One of the most striking and well-known changes we see in plants are the brilliant fall colors of our deciduous trees, as they begin to lose their green chlorophyll coloring and reveal the striking yellow pigments underneath. The intense reds we see in our maples and sumacs are brought on by sunlight and cold temps, causing chemical changes in glucose left in the leaf after photosynthesis stops. Some trees, like many of our oaks, will retain their dead leaves all winter, and won't drop them until new leaves unfurl in the spring, a characteristic called "marcescence". Many other tree species, like the black walnut, have already shed their bright aura for the fall, so be sure to get out and enjoy those vivid forests and ridgelines before all the autumn colors have fallen to the forest floor!
Beneath the bark, there are other subtle changes happening, too. Trees are beginning to send the sugars they have created through photosynthesis into their root system for the winter. They'll use these sugars again next spring to start the growing season off with new leaves.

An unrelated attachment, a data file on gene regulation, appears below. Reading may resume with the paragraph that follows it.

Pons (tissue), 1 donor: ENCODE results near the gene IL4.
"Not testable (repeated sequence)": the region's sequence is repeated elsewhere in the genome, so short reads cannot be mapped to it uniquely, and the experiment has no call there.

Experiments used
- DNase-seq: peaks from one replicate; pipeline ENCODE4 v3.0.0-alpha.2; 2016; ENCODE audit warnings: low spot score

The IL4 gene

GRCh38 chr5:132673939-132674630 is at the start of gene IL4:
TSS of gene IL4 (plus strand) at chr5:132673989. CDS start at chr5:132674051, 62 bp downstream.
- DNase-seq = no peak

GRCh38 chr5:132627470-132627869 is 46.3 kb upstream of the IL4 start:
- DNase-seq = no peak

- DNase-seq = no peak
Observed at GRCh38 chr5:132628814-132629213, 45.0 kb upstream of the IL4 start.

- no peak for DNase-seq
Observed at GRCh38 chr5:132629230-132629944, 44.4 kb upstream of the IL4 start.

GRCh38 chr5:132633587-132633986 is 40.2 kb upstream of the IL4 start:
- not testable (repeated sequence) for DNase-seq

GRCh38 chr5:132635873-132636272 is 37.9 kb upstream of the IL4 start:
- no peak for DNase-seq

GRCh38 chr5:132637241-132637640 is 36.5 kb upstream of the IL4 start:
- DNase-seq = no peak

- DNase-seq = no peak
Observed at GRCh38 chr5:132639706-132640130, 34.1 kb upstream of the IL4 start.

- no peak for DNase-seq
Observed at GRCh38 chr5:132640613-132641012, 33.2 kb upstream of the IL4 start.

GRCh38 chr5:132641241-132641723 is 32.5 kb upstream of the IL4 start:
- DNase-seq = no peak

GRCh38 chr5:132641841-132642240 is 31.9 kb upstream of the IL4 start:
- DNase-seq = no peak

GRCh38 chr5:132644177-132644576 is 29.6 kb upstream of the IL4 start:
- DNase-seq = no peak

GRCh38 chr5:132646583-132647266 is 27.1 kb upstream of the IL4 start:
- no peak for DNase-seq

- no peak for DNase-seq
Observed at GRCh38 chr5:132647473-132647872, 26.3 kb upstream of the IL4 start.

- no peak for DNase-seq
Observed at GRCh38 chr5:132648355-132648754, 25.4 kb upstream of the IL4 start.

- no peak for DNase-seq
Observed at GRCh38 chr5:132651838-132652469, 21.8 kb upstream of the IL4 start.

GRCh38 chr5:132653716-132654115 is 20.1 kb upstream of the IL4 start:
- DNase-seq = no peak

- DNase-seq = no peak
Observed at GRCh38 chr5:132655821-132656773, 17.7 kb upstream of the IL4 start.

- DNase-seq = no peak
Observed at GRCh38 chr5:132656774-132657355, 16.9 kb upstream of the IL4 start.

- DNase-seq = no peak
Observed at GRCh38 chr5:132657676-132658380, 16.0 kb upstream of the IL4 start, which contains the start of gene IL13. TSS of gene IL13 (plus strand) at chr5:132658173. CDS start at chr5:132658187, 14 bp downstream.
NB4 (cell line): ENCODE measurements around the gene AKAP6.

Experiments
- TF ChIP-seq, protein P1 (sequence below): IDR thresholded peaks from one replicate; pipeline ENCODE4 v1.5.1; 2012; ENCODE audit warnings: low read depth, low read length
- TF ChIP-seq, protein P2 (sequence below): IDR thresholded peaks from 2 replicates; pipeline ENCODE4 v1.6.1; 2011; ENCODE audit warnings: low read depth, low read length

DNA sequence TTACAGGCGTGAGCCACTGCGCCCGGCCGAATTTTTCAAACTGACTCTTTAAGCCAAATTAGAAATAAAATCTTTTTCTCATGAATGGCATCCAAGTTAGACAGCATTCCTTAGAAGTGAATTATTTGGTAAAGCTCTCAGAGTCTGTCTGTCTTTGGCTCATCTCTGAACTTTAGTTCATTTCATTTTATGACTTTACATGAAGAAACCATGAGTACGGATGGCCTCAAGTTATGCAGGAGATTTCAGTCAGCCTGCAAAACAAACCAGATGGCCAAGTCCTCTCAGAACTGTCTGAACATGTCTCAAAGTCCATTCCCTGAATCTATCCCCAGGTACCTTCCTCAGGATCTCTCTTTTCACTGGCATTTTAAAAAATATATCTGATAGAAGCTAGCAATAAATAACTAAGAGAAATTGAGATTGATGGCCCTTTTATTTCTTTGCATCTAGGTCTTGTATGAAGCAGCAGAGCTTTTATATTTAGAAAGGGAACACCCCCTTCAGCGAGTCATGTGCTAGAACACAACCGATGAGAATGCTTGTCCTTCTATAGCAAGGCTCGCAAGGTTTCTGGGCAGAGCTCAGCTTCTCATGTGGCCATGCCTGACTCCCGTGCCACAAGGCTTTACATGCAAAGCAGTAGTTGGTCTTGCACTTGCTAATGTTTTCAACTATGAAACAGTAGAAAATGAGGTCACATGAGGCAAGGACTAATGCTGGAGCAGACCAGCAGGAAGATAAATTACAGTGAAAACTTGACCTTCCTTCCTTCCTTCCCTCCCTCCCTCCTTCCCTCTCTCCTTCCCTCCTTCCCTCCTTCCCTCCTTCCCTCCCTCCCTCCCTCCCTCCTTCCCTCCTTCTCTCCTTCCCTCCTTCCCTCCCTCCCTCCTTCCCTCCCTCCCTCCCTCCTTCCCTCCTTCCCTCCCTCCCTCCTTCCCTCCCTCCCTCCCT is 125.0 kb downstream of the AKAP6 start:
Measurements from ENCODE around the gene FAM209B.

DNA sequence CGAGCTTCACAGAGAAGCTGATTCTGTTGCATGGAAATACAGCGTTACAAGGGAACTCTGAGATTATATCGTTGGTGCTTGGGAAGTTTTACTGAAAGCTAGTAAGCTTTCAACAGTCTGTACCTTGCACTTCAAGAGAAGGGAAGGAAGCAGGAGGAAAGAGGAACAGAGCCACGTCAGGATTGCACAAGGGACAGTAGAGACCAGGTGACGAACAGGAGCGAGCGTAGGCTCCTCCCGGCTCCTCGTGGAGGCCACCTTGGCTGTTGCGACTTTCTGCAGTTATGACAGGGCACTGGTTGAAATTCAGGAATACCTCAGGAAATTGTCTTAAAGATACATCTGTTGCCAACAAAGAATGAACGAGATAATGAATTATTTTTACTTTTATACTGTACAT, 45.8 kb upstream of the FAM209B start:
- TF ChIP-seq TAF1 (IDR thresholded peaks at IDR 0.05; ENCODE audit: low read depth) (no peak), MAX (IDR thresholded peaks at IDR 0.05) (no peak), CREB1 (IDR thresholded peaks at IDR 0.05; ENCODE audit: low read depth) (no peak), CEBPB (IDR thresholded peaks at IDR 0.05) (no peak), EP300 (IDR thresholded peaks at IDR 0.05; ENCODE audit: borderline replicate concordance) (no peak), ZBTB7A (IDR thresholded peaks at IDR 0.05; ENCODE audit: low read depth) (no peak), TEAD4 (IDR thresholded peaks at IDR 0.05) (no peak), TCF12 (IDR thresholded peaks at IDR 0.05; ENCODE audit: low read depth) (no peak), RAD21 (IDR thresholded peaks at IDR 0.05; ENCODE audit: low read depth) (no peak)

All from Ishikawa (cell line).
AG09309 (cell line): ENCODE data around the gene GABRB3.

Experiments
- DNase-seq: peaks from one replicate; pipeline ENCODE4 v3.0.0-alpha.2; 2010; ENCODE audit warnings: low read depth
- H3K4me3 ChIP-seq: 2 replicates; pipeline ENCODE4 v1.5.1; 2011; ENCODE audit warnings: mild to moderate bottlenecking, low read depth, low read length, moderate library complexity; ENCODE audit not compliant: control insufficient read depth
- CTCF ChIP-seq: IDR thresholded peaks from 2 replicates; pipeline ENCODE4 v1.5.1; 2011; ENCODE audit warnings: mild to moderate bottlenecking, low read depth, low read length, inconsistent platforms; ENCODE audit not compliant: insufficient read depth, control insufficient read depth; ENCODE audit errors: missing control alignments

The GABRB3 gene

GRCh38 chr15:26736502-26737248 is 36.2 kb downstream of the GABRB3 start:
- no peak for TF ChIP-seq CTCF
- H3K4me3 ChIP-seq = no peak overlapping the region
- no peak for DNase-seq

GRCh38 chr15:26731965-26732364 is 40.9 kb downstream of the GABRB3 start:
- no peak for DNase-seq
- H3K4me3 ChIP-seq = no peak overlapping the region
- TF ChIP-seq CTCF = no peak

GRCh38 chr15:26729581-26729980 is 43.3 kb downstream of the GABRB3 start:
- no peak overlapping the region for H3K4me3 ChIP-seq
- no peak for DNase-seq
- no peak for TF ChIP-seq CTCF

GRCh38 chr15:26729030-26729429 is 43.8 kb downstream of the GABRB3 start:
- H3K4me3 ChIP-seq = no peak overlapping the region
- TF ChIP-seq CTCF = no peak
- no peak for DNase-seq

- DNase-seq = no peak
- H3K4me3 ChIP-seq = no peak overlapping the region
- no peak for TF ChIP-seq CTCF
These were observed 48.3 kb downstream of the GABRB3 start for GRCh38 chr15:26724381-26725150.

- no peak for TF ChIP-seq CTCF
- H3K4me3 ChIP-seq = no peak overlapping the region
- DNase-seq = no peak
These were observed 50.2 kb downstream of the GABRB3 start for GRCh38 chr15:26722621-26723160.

Herbaceous plants growing on the forest floor have other ways of dealing with winter.
What we call Annuals are plants that complete their life cycle and die all within one growing season, leaving their seeds behind to start the process all over again the next year.
Many others, including Perennials, Shrubs and Trees slow their growth significantly and survive the winter off of food they've produced during the growing season. While many herbaceous perennials appear to die off above ground, they retain life in their roots or bulbs until the spring.
While most wildflowers have long since blossomed, some species specialize as fall bloomers, including members of the goldenrod and aster families. Look for these beautiful yellows, whites and purples in fields and meadows around Central PA.
Of course, this is also the time of year when our local farmers and gardeners are reaping some of their last crops for the season, and are busy storing, freezing or canning vegetables for the winter ahead. I invite you to come out to Shaver's Creek this weekend, October 22 and 23 to celebrate autumn at our annual Fall Harvest Festival featuring the Children's Halloween Trail. Visit ShaversCreek.org for more information.